Spear-phishing attacks are launched using a common method: email. They are like usual emails. There may be a link or an attachment attached to the body. The main objective: to have you surrender a bit of information about yourself– in particular, your personally identifiable information (PII).
Spear phishing is deliberate. The phishers did their homework, often through social engineering. They might already know basic details about you, such as your name, where you live, where your work, etc. That piece of personalized information makes the email more credible.
Spear-phishing emails can be successful simply because they’re believable. People pay attention to only 3% of their spam, but 70% of spear-phishing emails. When a phishing campaign of 10 emails is launched, its chance of entrapping the target with a link or attachment is about 90%.
Unless you recognize a spear-phishing attack, you may never know you are losing information until it’s too late. By focusing on a certain individual, cyber attackers can ultimately gain access, direct or indirect, to sensitive data, including security clearances, credit card accounts, and so on. Spear phishing is only a step to a larger, more serious attack.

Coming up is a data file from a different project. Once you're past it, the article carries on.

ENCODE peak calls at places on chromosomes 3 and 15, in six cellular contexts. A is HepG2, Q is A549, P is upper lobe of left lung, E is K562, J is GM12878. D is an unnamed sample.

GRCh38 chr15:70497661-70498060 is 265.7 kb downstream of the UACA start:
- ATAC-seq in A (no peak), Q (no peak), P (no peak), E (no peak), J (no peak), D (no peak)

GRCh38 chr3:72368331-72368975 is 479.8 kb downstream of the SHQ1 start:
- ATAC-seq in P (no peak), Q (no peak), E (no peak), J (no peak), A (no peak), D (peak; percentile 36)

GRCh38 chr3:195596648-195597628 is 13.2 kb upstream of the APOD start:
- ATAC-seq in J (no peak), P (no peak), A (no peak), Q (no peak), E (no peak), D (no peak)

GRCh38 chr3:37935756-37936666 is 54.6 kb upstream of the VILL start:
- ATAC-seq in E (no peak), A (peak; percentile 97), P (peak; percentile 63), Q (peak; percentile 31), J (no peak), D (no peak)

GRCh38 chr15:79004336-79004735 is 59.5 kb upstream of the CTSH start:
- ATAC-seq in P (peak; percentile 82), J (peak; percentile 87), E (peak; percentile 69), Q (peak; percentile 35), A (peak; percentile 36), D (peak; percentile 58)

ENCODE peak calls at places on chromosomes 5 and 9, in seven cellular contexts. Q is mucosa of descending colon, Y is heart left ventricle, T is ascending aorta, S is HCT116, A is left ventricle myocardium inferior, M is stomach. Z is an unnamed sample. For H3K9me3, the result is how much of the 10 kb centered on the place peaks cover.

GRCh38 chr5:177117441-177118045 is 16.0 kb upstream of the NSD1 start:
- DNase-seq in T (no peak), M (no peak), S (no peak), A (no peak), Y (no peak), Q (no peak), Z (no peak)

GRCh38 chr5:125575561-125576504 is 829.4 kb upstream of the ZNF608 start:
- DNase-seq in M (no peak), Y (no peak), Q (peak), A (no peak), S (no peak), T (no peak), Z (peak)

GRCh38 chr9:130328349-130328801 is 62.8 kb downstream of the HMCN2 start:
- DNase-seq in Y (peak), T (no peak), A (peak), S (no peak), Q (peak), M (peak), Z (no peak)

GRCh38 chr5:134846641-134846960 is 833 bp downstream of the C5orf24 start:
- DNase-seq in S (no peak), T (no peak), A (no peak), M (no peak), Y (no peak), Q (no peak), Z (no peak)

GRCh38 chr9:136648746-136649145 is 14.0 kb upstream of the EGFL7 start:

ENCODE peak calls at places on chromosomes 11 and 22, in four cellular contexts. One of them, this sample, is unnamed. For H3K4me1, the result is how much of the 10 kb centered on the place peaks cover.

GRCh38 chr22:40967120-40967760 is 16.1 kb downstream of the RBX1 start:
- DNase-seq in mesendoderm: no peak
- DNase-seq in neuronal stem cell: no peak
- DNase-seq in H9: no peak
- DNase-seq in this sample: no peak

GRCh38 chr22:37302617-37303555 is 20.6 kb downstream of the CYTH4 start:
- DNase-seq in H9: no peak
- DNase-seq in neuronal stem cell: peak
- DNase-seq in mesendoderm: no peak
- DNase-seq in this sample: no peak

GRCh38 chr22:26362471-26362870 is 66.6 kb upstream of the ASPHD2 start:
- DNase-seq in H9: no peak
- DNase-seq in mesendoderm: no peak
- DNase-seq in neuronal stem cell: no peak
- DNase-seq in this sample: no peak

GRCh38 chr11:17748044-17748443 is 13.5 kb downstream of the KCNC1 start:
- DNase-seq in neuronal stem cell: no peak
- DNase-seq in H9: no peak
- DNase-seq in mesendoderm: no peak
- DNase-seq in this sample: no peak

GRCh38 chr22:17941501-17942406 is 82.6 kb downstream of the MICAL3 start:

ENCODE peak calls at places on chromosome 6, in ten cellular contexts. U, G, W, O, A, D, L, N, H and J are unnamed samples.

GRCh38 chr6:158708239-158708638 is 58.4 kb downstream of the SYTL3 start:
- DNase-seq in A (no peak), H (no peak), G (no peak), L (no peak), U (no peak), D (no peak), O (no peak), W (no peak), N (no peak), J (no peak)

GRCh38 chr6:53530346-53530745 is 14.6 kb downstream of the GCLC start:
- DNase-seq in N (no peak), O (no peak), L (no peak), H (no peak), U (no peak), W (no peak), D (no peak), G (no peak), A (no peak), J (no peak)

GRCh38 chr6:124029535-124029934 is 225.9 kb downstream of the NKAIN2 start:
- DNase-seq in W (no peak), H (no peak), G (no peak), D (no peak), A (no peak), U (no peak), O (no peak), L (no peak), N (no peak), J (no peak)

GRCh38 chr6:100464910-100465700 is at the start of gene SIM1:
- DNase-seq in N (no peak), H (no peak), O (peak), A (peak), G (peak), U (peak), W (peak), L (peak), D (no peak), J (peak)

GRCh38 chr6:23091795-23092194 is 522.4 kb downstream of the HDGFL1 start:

Anybody can fall prey to a spear-phishing attack, whether they mistakenly click on an unsought survey response or get deceived by a fake notification from their bank. Though an attacker may not be looking for your data specifically, you can be their bridge to a computer system that stores their targets’ PII or other classified data. In that context, we are all crucial to the safety of our own PII, as well as of the business systems we are involved in. As a finance professional, you have access to vital company data. If you’re a salesman, you have lists of clients and prospects. Everybody has help to give a phisher. You will almost always have a benefit to them.
They are meant for a certain person, typically by a certain group. A lot of publicly documented advanced persistent threat (APT) attack groups, make use of spear phishing.
How to Stop Spear-Phishing Attacks
To block spear-phishing attacks, security teams should first teach users to spot, avoid and report dubious emails–it is necessary for every worker to understand that their roles provide them access to data, considered the currency of the information economy. Second, security teams have to implement, maintain and update their security technology and processes to detect and respond accordingly to spear-phishing threats in any and all forms it may evolve into. Lastly, security teams should strive to stay ahead of spear phishers by investing in high quality threat intelligence and expertise so their needs can be met.